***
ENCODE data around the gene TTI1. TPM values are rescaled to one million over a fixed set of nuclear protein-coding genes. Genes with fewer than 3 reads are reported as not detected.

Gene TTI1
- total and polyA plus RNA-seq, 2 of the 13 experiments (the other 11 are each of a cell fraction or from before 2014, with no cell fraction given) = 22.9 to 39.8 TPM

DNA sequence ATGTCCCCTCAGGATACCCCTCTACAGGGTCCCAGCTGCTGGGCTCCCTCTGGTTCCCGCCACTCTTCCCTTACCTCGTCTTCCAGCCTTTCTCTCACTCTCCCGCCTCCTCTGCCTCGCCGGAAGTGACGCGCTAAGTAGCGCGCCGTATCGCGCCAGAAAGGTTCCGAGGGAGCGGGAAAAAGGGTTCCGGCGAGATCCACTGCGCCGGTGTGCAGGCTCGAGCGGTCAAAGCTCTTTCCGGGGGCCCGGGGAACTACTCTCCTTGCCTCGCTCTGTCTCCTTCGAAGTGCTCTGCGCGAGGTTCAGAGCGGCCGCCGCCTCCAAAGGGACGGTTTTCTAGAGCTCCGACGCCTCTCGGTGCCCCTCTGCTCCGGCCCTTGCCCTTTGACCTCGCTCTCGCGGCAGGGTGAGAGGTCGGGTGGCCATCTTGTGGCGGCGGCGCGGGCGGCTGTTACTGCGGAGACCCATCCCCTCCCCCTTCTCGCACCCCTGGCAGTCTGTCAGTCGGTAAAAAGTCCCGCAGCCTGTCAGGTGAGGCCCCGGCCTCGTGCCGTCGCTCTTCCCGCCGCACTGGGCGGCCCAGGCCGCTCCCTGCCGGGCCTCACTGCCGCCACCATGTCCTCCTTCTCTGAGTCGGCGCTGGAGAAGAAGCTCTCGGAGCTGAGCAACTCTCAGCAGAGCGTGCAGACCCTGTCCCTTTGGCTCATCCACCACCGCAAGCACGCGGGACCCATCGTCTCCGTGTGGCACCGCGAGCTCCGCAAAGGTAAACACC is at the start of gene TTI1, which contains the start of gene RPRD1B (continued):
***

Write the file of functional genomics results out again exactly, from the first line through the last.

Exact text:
ENCODE data around the gene TTI1. TPM values are rescaled to one million over a fixed set of nuclear protein-coding genes. Genes with fewer than 3 reads are reported as not detected.

Gene TTI1
- total and polyA plus RNA-seq, 2 of the 13 experiments (the other 11 are each of a cell fraction or from before 2014, with no cell fraction given) = 22.9 to 39.8 TPM

DNA sequence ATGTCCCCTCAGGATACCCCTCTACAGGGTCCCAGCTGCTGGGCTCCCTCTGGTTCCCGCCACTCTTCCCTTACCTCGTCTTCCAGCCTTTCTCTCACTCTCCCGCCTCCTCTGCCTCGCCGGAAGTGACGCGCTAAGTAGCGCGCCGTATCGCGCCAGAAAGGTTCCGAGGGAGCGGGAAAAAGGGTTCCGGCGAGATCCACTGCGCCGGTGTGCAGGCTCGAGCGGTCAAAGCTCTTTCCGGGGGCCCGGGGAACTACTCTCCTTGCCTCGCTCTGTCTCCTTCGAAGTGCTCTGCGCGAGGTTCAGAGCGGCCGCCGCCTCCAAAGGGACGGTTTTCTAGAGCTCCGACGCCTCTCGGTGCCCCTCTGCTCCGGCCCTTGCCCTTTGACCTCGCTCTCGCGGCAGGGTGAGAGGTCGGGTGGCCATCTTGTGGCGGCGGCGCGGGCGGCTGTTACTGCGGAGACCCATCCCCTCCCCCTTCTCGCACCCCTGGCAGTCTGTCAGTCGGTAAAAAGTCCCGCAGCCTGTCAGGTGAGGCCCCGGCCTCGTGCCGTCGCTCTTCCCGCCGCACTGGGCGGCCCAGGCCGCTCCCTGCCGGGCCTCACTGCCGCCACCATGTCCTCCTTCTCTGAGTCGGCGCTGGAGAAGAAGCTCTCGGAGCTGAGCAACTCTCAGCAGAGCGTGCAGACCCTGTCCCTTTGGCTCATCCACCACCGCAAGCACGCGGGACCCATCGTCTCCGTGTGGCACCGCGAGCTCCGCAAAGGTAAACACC is at the start of gene TTI1, which contains the start of gene RPRD1B (continued):